17. To serve: Garnish with reserved lemon slices, and add fresh rosemary sprigs, if desired


11/14-15/2012: After cutting up the chicken into pieces (and each half-breast into halves again because they are so big), I minced the garlic and pressed to pulp with 1 tsp salt. I got way more than the 2 Tbsp pulp called for in the original recipe but that’s OK because I love garlic. OOPS, probably too much salt? Rubbed each piece with this paste, then placed in a bowl in the fridge to sit for 6 hours. Mixed up marinade using another tsp salt. Cut slits in chicken pieces, tossed with most of the marinade (reserved some for sweet potatoes). Placed bowl in plastic bag; returned to fridge for 24 hour rest. Placed roast in oven at 6:30 PM on 11/15. Thigh reached 165°F at 7:45. Result: Very tasty, not too much salt. Sweet potatoes are good addition. Breast was overcooked and would have benefitted from brining; plus all could have roasted 1-hr total instead of 1 hr 15 min.

3/11/2018: Made half-recipe with 1 half breast (cut in half again) and 2 thighs, brined. Forgot to cut slices into the meat before marinating. Did not use any form of added sugar in the marinade because I’m totally avoiding sugar for a few weeks. Otherwise, made as written. Used my larger 6″x8″ rectangular Pyrex baking pan (with lid for storage or marinating in fridge). Into fridge to marinate at 11:30 AM. Removed at 5:00 PM, tucked pieces of sweet potato here and there in the pan (it wasn’t easy- not much room in the small pan around the large chicken pieces) and into 375°F oven to roast at 5:20 PM (pyrex pan suggests not heating above 375). Basted every 15 – 20 min; sweet potatoes are done at 6:45 but meat only up to 150 – 160°F. Removed at 7 PM. Thickened sauce with a bit of tapioca starch, and served. Result: The sweet potatoes and chicken are very good, but I missed the flavor of the sugar. I reheated this on 3/15, and stirred a few drops of liquid stevia extract into the sauce. Much better flavor.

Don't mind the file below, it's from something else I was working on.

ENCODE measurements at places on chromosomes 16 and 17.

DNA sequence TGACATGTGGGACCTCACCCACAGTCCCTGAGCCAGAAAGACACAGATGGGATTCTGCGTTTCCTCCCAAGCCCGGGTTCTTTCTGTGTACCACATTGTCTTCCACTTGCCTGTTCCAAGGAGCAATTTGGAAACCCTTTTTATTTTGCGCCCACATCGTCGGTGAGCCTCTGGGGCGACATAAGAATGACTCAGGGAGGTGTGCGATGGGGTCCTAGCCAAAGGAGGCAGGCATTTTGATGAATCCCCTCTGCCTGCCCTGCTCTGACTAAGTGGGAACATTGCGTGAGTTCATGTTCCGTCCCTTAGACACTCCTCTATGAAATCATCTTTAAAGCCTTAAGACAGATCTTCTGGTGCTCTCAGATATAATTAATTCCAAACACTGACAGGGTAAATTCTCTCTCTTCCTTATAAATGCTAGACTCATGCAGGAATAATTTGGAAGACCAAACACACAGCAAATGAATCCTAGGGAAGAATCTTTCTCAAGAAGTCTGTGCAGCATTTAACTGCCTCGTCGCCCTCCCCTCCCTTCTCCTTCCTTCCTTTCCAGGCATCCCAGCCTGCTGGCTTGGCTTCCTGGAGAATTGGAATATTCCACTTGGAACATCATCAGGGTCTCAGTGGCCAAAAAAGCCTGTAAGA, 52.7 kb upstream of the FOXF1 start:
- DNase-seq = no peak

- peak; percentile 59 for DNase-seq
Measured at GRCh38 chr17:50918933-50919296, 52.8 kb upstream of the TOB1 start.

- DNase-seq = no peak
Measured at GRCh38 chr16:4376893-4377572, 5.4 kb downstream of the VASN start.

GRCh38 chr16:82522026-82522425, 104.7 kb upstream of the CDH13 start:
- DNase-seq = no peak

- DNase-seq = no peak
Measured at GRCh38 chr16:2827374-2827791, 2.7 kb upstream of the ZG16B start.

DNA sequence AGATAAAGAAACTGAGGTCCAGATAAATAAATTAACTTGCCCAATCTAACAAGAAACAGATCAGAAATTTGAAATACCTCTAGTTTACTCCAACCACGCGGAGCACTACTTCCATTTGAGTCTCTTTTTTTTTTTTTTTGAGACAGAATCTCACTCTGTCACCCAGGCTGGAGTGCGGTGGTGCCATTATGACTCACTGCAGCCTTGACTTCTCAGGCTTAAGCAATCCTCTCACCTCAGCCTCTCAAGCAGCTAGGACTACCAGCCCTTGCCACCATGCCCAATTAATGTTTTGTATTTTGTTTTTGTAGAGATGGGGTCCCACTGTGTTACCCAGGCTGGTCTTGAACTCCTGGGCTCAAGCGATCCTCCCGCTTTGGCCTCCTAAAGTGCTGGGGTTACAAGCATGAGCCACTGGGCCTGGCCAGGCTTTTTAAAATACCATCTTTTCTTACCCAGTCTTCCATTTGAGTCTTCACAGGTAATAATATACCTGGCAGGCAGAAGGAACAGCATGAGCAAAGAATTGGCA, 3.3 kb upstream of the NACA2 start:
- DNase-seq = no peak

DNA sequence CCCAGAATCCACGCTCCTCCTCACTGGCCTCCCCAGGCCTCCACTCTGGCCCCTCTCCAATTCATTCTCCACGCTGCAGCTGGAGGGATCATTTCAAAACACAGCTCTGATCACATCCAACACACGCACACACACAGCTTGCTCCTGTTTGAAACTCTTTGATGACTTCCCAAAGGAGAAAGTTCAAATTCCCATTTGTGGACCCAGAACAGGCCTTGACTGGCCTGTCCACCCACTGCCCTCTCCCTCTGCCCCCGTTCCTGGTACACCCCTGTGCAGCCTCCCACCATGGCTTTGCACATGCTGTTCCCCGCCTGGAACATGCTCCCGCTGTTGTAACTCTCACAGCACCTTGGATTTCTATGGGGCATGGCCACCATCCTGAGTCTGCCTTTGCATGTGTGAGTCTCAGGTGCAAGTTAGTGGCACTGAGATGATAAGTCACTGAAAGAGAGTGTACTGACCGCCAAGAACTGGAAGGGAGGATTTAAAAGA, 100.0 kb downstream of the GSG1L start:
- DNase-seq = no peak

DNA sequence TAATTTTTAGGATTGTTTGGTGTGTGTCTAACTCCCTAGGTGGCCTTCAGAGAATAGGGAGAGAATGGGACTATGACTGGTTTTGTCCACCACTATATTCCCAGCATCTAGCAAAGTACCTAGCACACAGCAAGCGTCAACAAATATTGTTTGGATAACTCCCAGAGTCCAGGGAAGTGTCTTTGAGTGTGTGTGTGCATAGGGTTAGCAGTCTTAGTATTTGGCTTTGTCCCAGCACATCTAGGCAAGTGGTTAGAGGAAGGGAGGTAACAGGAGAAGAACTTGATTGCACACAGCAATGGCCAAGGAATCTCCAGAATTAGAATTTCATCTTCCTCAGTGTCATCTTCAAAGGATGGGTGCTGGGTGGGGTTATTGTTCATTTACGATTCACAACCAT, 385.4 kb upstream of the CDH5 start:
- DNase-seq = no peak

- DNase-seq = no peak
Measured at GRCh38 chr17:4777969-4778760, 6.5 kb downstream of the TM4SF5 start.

1. Fine Cooking recipe (finecooking.com/recipes/lemon-rosemary-balsamic-chicken.aspx)